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  9 minute read.

Last Modified 2022-12-05 12:43 -0700


TrueNAS Unified Storage appliances are certified Veeam Ready and can be used to handle demanding backup requirements for file and VM backup. These certification tests measure the speed and effectiveness of the data storage repository using a testing methodology defined by Veeam for Full Backups, Full Restores, Synthetic Full Backups, and Instant VM Recovery from within the Veeam Backup & Replication environment. With the ability to seamlessly scale to petabytes of raw capacity, high-performance networking and cache, and all-flash options, TrueNAS appliances are the ideal choice for Veeam Backup & Replication repositories large and small.

These TrueNAS products are certified by Veeam:


This article discusses some of the best practices when deploying TrueNAS with Veeam, specific considerations users must be aware of, and some tips to help with performance. The focus is on capabilities native to TrueNAS, and users are encouraged to also review relevant Veeam documentation, such as their help center and best practices for more information about using and optimizing Veeam.

What is Needed?

When deploying TrueNAS with Veeam users should prepare the following:

  • Veeam Backup & Replication dedicated server - either physical or VM
  • Windows Server and Microsoft SQL for Veeam
  • TrueNAS appliance with users pre-configured as determined by the admin
  • Networking - 1/10/40/100GbE infrastructure and cables
  • Veeam connected to the Hypervisor or other clients to pull the data to TrueNAS
  • All appropriate licenses
  • Backup proxies as defined by Veeam - they can be virtual machines or physical machines or the backup server itself for low workloads

Update the TrueNAS systems to the latest version before beginning deployment.

This ensures the appliance has the latest bug fixes, security updates and software enhancements to ensure maximum performance and security. If deploying on a closed network (LAN) without access to the Internet, users can also obtain and apply an update manually. For assistance, please contact TrueNAS support.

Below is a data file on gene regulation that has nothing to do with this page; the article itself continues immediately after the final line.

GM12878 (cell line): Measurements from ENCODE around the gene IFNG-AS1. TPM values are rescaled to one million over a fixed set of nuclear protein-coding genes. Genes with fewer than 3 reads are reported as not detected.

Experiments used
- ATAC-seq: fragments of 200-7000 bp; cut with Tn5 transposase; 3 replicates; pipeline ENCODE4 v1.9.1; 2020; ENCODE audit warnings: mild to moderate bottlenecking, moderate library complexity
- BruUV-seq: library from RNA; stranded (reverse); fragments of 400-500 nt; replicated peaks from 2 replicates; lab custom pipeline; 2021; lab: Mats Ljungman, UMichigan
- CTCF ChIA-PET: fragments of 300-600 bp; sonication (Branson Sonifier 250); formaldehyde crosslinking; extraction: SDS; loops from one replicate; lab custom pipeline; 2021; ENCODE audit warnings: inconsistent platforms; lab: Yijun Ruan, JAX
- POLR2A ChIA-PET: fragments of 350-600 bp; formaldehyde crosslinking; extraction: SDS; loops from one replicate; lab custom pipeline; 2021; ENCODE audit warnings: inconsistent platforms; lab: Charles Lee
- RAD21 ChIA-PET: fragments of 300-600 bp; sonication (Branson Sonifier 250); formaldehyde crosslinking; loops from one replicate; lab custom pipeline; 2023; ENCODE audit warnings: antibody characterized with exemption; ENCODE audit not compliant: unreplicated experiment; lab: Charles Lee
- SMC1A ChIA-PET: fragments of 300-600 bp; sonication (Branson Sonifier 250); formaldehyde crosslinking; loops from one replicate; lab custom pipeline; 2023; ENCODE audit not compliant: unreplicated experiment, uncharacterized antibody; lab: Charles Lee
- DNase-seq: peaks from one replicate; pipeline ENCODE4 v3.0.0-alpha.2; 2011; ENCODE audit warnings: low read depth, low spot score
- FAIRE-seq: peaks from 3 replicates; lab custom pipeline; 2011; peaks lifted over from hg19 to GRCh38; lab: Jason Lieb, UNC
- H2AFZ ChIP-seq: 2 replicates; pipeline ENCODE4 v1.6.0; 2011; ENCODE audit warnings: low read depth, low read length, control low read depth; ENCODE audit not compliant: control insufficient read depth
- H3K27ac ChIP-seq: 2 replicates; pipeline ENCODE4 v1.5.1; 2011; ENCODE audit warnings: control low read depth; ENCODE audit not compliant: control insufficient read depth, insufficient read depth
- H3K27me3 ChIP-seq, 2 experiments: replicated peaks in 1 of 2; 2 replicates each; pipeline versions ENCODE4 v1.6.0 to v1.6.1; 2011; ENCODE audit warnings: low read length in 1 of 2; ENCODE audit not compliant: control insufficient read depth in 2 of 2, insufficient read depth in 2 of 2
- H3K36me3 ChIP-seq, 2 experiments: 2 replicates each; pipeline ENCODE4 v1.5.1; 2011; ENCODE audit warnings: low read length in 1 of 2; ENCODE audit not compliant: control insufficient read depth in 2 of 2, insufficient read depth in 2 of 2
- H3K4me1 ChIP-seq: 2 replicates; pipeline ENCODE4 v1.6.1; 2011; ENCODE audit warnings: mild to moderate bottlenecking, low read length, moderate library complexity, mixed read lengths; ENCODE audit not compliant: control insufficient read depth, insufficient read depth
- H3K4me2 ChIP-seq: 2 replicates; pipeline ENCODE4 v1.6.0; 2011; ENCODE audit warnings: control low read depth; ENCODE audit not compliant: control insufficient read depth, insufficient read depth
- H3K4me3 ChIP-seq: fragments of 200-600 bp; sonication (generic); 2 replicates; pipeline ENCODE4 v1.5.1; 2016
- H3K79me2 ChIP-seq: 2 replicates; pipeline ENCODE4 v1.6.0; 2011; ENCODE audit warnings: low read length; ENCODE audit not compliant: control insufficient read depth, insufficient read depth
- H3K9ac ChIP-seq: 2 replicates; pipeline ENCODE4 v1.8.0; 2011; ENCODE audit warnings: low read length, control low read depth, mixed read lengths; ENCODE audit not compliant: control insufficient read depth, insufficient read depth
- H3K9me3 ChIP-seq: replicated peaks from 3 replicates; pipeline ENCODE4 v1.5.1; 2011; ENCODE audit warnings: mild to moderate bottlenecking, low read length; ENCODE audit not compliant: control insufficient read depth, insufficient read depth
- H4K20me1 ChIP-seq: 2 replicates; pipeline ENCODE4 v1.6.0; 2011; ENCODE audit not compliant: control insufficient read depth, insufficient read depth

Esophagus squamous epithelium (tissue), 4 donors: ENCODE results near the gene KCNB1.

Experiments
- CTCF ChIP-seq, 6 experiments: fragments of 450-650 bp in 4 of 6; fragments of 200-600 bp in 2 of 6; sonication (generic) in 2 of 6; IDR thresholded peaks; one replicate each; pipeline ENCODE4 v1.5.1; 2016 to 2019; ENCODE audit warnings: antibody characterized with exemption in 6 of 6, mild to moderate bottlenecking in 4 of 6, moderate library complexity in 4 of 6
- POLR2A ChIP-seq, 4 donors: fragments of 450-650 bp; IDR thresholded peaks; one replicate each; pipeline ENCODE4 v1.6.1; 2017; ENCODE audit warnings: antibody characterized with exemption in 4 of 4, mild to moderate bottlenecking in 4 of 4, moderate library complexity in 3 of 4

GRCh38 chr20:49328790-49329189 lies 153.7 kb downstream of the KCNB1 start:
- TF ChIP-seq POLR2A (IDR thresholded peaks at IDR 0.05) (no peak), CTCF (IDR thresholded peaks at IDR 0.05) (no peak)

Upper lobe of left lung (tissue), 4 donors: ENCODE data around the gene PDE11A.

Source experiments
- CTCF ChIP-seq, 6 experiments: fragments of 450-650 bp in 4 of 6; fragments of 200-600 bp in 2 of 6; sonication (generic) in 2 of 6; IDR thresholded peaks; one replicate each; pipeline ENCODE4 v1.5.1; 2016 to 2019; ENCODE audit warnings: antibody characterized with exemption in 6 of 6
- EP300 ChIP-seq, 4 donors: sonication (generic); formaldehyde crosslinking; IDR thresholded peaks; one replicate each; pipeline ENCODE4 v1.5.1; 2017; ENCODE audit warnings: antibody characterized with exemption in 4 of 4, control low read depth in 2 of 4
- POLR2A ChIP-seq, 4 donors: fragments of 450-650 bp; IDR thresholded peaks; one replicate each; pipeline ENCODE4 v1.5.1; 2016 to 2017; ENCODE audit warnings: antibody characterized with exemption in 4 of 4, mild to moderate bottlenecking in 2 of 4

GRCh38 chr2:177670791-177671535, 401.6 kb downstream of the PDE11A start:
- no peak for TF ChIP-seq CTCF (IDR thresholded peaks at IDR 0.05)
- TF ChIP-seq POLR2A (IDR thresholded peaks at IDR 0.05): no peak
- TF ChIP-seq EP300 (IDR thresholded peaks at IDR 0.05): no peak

Customers who purchase iXystems hardware or that want additional support must have a support contract to use iXystems Support Services. The TrueNAS Community forums provides free support for users without an iXsystems Support contract.

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Sizing Considerations

TrueNAS storage appliances range from entry-level to high-end, and the user’s current usage scenario and backup demands must be considered.

While this guide focuses on Veeam, the unified design of TrueNAS allows it to multitask. If TrueNAS is handling more than backup jobs, other usage needs should be taken into account. For example, if the storage appliance has one LUN (dataset or zvol) set as a VMware datastore for hosting VMs, and another LUN set to be used for backups, both capacities must be considered.
The first step when estimating required capacity is to understand how much capacity is currently used by existing VMs and by files that users need to back up. Veeam and the TrueNAS appliance both apply data compression, though different file types and the structure of the data in those files affect the achieved compression levels. Some tools for capacity estimation are listed at the end of this section, but it is always good to err on the side of caution and 3x the current storage used is not unreasonable. ZFS performs best with utilization below 80%. Snapshots, full backups, and incremental backups all require more storage than primary storage being used today.

Bandwidth is harder to estimate and must take into account backup timeframes, backup sizes, and available network resources. Typically, backups run during off-hours when IT equipment is under a lighter load. This timeframe can be set, but if each backup is several terabytes in size, a longer amount of time and greater bandwidth is required. iXsystems tests its Veeam backups using a 10 GbE mixed network with the datastore storage, hypervisor hosts, and backup repository (the TrueNAS) on the same network. However, shorter backup windows, heavy network usage, and dozens of VMs being backed up at the same time may require 40 or 100 GbE networking and multiple Veeam Backup Proxies used in tandem.

For example, consider a scenario of backing up 1000 VMs (each 100 GB in size) with a backup window of 8 hours. This requires around 5 virtual Proxy servers with 8 vCores (16 GB memory each) and around 3.7 GB/s of throughput. In such a scenario, iXsystems would recommend 100 GbE interconnect and TrueNAS appliances with over 100+ hard drives. However, bandwidth can be greatly reduced if users can accept incremental and staggered backups. For example, run an incremental backup on all VMs each day, and a full backup on 100 VMs per night, rotating a different 100 VMs each night. This strategy provides a 5X increase to the maximum number of VMs and reduces costs by 75%.

TrueNAS systems are excellent for backup and archiving, but must be sized correctly. Recommended sizing:

ModelBackup Only?Number of VMs Backed UpNetwork MaxUsable Capacity
TrueNAS X10Yes680010 GbE340 TB
TrueNAS X20Yes1360010 GbE680 TB
TrueNAS M40No2940040 GbE1.47 PB
TrueNAS M50No151800100 GbE7.59 PB
TrueNAS M60No303600100 GbE15.8 PB
  • Backup Only? assumes that the storage is being used only as a backup repository. This can be understood as a recommendation, not a rule. The number of VMs is based upon conservative throughput estimates with an average VM size set as 100GB and a backup window of 8 hours running full backups. All other requirements for the number of Veeam Backup Proxies, and networking dependencies also apply.